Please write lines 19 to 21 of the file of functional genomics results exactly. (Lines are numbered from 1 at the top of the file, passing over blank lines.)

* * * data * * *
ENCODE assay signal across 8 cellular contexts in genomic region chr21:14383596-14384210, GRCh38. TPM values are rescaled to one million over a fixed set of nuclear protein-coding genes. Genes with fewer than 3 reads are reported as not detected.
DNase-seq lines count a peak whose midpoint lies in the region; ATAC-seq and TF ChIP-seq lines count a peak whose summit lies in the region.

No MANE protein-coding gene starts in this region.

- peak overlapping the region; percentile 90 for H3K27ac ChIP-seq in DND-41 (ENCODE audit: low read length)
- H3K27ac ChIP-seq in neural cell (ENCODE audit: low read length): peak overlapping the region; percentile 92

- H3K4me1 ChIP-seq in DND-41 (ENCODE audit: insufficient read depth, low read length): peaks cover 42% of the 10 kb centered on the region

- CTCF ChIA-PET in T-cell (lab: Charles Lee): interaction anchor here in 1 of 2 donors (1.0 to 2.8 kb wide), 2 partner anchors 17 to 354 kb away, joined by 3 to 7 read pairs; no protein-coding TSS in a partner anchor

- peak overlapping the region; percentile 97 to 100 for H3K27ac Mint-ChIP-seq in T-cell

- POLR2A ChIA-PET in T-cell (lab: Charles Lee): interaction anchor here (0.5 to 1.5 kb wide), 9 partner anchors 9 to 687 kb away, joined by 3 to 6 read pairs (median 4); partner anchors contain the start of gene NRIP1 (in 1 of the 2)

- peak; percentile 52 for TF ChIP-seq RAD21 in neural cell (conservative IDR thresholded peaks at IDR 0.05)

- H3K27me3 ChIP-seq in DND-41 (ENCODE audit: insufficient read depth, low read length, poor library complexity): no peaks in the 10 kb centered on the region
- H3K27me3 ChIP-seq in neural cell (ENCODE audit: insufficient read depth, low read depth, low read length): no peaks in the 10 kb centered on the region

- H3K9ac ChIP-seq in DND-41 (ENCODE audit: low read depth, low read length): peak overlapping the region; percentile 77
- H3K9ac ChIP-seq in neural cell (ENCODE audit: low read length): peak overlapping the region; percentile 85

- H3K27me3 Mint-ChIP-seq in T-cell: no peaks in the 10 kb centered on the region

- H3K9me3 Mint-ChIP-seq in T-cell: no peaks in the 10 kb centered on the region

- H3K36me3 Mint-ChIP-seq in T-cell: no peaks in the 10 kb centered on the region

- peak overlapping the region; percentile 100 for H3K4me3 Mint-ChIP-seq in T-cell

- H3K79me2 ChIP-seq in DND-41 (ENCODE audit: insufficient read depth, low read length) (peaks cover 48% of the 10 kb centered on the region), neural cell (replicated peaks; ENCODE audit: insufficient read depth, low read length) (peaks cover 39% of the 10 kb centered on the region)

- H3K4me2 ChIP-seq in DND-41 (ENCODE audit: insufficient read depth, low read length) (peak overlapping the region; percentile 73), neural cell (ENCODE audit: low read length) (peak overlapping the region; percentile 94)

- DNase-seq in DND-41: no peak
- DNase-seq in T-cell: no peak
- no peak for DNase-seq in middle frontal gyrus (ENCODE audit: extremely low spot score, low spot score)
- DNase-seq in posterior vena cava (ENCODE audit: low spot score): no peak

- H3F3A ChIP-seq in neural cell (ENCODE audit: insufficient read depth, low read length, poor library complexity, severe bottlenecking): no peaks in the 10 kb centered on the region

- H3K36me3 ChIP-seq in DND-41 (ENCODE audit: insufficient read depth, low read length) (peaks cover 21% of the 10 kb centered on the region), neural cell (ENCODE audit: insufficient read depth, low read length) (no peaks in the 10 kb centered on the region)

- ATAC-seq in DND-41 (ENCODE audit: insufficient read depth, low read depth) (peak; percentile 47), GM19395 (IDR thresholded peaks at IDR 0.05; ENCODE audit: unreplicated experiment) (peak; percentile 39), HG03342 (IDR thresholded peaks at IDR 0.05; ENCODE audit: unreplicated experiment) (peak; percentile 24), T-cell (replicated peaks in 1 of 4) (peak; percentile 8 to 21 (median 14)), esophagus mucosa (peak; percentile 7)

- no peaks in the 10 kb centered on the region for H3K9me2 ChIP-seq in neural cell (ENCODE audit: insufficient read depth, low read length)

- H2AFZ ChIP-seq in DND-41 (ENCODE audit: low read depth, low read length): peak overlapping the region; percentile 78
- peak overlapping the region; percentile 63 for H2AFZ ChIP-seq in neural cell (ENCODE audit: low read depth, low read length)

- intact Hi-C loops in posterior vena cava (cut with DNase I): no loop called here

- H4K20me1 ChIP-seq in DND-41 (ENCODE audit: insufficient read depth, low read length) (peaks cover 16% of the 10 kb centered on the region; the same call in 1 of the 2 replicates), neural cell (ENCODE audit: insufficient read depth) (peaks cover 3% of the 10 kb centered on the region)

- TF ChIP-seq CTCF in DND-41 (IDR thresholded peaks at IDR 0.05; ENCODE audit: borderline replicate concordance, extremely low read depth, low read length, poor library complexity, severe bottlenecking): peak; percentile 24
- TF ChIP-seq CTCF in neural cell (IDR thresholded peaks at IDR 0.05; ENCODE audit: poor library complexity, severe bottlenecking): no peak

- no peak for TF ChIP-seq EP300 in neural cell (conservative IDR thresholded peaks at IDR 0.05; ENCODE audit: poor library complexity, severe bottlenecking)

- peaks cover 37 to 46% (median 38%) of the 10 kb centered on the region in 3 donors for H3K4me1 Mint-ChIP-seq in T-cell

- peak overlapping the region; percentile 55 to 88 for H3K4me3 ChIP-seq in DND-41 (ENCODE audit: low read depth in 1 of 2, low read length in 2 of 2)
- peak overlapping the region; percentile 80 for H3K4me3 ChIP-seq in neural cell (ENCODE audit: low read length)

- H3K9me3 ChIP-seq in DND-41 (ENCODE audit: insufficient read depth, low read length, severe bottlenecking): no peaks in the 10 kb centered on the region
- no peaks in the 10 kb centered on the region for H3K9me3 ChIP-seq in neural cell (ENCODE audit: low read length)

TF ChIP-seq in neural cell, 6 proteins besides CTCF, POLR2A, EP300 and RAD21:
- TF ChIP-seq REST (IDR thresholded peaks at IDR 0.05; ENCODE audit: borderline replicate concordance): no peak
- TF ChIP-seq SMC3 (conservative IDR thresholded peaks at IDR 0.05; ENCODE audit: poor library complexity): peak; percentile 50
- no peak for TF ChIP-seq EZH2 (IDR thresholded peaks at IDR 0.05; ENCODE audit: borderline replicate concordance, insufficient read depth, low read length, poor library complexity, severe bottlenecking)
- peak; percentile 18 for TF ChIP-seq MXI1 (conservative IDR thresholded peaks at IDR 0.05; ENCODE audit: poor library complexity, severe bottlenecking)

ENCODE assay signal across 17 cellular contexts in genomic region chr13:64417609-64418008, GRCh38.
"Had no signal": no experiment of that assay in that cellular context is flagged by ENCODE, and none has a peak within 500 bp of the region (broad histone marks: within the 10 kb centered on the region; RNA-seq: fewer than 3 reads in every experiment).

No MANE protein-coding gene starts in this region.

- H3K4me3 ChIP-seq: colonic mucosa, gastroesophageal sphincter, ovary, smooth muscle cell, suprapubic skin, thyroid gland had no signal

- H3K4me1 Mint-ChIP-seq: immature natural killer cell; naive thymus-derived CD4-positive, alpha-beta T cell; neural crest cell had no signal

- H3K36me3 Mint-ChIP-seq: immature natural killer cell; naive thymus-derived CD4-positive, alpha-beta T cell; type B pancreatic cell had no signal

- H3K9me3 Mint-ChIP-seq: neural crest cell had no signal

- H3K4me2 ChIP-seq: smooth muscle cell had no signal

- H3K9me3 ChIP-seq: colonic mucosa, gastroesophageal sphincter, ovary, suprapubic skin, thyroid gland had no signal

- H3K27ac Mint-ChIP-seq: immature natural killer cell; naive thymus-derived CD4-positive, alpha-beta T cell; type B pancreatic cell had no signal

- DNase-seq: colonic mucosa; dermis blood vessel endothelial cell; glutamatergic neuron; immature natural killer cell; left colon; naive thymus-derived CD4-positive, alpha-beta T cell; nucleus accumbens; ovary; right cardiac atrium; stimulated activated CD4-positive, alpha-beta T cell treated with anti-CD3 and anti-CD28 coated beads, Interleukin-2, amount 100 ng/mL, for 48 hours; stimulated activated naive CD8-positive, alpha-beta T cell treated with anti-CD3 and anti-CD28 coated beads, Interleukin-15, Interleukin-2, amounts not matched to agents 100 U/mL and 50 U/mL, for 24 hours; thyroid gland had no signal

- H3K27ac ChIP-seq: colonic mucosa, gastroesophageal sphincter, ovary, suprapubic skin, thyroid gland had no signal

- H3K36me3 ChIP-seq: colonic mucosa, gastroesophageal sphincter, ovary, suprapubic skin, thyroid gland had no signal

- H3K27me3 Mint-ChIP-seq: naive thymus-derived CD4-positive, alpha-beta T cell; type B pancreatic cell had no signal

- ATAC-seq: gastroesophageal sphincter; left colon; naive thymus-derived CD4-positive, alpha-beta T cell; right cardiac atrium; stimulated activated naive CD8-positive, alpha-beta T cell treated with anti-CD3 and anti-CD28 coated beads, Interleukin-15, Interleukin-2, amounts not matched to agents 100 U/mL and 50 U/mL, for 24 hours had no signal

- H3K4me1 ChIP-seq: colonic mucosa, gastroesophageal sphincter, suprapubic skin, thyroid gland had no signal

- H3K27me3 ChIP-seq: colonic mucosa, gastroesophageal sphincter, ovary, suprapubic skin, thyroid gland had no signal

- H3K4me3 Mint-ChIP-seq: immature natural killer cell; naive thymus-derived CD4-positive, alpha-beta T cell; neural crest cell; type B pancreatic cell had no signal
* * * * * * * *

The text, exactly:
- H3K79me2 ChIP-seq in DND-41 (ENCODE audit: insufficient read depth, low read length) (peaks cover 48% of the 10 kb centered on the region), neural cell (replicated peaks; ENCODE audit: insufficient read depth, low read length) (peaks cover 39% of the 10 kb centered on the region)

- H3K4me2 ChIP-seq in DND-41 (ENCODE audit: insufficient read depth, low read length) (peak overlapping the region; percentile 73), neural cell (ENCODE audit: low read length) (peak overlapping the region; percentile 94)

- DNase-seq in DND-41: no peak